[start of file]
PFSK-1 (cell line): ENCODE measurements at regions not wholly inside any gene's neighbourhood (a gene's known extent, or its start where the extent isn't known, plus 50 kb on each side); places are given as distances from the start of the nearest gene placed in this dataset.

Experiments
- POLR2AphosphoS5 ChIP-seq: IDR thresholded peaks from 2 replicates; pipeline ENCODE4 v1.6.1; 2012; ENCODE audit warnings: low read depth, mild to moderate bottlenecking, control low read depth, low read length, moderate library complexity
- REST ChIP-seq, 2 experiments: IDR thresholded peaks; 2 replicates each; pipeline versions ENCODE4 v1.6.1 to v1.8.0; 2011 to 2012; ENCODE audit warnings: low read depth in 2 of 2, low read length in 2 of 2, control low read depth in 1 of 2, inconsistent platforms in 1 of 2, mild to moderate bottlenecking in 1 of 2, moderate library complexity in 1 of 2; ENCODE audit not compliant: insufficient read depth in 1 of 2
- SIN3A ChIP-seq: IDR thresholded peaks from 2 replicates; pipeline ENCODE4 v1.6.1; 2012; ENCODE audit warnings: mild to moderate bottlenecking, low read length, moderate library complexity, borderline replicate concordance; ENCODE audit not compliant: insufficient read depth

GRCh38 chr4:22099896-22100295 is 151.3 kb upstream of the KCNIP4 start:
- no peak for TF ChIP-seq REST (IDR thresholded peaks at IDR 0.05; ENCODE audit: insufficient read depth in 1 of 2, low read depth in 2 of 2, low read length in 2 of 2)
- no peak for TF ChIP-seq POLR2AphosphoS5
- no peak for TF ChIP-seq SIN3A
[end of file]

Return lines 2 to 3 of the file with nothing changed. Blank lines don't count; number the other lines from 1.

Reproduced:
Experiments
- POLR2AphosphoS5 ChIP-seq: IDR thresholded peaks from 2 replicates; pipeline ENCODE4 v1.6.1; 2012; ENCODE audit warnings: low read depth, mild to moderate bottlenecking, control low read depth, low read length, moderate library complexity